Saturday, March 22, 2014


The front page of the Economist (22 March) announces "The New World Order".  I tend to argue that the "new world order" was stillborn, almost. The short-lived Francis Fukuyama projection died as soon as the ink was dry. The uni-polar world had a short lifespan and the "dominos" got a free ride.  We find ourselves for years in a multi-polar world wherein tectonic plates collide. The turmoil is general in the absence of some lead or compass. The uncertainties dwarf the Economist's suggested appearance of the "new," not to mention "order".

The world was, albeit reluctantly, used to American leadership, considered as unavoidable. The rise of "others" has dented the influence of the United States. More important is the trauma endured after the hopeless American entanglements in Iraq and Afghanistan. Those inroads into unfamiliar "theatres" left the Americans with a bitter aftertaste and a reluctance to intervene in what was felt as alien situations. "Leading from behind" started there.  Today we re-enter the times of Neue Sachlichkheit in the use of power. There is nothing new but the accents have been reshuffled. The dots in the circle have ended up being separated and follow their own practical path.

The current Crimea/Ukraine crisis is also a perfect example of the price which might have to be paid for the disregard of historical precedent.  History and collective memory have long shadows.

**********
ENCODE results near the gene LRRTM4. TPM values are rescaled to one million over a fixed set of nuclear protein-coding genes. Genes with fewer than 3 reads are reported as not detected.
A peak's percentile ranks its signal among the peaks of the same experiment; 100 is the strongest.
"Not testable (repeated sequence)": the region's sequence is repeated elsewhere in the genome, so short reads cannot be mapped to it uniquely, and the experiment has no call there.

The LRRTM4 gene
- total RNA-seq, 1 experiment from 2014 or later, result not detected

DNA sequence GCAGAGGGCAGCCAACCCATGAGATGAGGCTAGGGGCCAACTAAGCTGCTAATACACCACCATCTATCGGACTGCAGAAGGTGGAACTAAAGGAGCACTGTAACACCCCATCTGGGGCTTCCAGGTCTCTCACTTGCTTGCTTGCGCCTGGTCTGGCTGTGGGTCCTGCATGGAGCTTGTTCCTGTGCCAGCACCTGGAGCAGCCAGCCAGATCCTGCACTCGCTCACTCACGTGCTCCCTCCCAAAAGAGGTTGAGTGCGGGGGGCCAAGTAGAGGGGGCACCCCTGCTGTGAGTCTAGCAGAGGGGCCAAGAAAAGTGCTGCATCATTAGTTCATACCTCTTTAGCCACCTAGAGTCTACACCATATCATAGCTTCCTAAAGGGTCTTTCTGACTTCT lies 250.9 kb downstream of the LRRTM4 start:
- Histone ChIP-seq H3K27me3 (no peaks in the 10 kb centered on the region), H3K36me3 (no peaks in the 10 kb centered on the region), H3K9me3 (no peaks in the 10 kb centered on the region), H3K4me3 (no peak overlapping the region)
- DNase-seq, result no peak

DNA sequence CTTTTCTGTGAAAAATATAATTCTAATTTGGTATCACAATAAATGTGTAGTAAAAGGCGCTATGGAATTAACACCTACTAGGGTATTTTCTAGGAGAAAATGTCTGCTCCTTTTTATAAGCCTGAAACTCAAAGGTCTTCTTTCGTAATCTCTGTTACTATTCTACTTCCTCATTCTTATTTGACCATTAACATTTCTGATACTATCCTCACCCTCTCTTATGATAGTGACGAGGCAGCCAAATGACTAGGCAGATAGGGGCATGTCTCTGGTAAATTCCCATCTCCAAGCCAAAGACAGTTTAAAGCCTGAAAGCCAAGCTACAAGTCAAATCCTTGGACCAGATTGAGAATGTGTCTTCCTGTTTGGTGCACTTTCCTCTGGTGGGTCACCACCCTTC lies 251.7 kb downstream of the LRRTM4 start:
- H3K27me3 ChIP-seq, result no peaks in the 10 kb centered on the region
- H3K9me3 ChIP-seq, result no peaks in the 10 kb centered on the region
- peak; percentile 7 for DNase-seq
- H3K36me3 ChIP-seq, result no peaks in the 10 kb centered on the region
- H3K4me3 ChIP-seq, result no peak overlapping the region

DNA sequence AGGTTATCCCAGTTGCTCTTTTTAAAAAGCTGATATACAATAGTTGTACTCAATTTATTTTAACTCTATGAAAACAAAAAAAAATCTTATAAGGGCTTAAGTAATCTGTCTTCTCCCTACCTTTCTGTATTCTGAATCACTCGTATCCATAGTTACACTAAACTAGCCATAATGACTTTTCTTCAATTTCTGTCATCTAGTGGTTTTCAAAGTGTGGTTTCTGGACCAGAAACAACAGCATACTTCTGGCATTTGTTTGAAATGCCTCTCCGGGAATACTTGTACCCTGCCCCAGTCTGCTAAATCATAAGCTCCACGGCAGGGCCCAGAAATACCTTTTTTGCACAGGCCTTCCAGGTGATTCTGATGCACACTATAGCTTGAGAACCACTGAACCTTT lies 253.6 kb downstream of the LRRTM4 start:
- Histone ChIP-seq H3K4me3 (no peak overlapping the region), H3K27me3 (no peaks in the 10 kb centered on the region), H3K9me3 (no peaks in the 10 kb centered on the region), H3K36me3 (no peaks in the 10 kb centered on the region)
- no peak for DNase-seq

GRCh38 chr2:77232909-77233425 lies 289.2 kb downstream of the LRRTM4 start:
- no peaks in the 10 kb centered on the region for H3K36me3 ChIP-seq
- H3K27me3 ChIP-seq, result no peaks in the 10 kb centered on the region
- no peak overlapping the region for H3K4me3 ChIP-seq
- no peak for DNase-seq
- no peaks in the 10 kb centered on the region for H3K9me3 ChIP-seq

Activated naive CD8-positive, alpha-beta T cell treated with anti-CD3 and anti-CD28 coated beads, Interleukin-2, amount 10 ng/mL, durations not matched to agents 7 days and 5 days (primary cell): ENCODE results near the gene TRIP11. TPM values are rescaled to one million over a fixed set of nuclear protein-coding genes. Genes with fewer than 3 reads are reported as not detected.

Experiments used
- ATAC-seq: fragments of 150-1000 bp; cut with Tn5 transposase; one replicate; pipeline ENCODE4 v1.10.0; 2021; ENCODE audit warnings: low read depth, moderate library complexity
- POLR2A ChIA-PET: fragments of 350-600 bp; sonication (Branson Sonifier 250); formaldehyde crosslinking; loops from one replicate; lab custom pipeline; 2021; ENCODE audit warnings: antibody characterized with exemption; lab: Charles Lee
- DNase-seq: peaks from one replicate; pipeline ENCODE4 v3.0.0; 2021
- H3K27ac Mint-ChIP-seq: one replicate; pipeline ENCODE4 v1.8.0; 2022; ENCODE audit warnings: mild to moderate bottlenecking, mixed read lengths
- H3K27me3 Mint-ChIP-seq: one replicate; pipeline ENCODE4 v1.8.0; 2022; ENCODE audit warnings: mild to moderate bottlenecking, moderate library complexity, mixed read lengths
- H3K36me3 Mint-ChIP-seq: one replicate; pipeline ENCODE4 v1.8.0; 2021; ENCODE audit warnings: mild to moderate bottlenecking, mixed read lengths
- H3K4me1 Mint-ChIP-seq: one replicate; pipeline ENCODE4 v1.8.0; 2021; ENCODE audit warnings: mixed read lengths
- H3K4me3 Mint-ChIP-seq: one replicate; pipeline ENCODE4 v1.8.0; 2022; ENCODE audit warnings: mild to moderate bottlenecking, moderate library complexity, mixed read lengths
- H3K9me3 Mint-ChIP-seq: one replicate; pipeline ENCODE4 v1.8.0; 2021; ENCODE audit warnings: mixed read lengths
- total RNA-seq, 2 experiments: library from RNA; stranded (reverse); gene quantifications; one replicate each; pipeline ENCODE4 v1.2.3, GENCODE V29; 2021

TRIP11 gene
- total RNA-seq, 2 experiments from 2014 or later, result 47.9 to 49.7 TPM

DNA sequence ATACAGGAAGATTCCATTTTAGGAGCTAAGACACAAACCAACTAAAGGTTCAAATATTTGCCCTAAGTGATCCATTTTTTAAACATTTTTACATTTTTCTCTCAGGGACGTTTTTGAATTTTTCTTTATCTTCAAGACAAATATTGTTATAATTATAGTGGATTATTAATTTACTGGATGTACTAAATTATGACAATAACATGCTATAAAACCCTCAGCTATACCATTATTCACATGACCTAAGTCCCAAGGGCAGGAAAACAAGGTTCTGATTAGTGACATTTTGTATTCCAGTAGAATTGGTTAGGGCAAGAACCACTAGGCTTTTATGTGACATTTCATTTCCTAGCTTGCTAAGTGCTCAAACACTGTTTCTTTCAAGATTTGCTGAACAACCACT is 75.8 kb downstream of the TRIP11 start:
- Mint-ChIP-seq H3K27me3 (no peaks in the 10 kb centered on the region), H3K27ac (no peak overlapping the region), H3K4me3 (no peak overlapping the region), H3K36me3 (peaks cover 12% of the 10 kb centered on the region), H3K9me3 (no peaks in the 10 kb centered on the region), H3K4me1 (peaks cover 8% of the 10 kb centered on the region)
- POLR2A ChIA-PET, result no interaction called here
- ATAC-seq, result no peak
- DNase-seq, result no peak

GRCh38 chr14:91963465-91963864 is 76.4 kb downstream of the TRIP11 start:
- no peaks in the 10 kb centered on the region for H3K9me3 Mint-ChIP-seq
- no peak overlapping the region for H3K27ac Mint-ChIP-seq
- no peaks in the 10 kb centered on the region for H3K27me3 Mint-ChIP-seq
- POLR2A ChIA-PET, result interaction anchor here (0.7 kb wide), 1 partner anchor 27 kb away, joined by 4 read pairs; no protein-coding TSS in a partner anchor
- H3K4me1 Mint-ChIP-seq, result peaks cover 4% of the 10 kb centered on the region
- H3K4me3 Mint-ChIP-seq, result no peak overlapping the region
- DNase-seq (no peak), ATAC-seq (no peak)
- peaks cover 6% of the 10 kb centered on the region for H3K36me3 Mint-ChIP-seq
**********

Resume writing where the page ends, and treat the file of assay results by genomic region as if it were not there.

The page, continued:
I wonder why so little has been said regarding the Crimean "fault line" which runs deep in the Russian psyche.  The fall of Sevastopol after more than a year of Franco-British siege in 1856 is the stuff novels are made of (Tolstoy).  Peter the Great created the first Russian naval base in Taganrog in 1698.  Nikita Khruschev returned Crimea to Ukraine, for "good behaviour". Engels wrote in 1865 about Panslavism and the Crimean question.
It should therefore not be surprising that President Putin, who seems to have an unbinding focus regarding Russia's identity, turned the turmoil in Kiev into a smokescreen for making his move. This was facilitated by the Crimeans who felt mostly that they were Ukrainians "by accident."
The West reacted as could have been expected, playing "duped" while just being "sloppy" or not to the point. President Obama's soliloquys have become a "red flag" in the Kremlin.   If the likes of Victoria Nuland define American policy in Europe, we are in for a bumpy ride. The EU, which is still looking for the Grail of a common foreign and defense policy, is its usual dysfunctional self. Former Secretary of Defense Rumsfeld's assessment regarding old versus new Europe was a self- fulfilling prophecy.

Some cynics will say "so what?"  This is not a Czechoslovakia or a Poland coup from Soviet times (yet).  It is a mere transition from de facto to de jure.   Public opinion looks for the missing plane rather than for answers and only vaguely associates Crimea with Florence Nightingale or with the "thin red line" of Highlanders resisting the Russian attack at Balaclava.  Putin's clean surgery will not lend itself to such romantic interpretation.  We lived through Cold War, detente, the short uni- polar American reign and have entered the multi-polar world once and forever. Alliances are outdated and need to adapt. Ententes based on short-term interests abound and vary.  The latter are not based on ideology but on praxis, hence the Neue Sachlichkeit.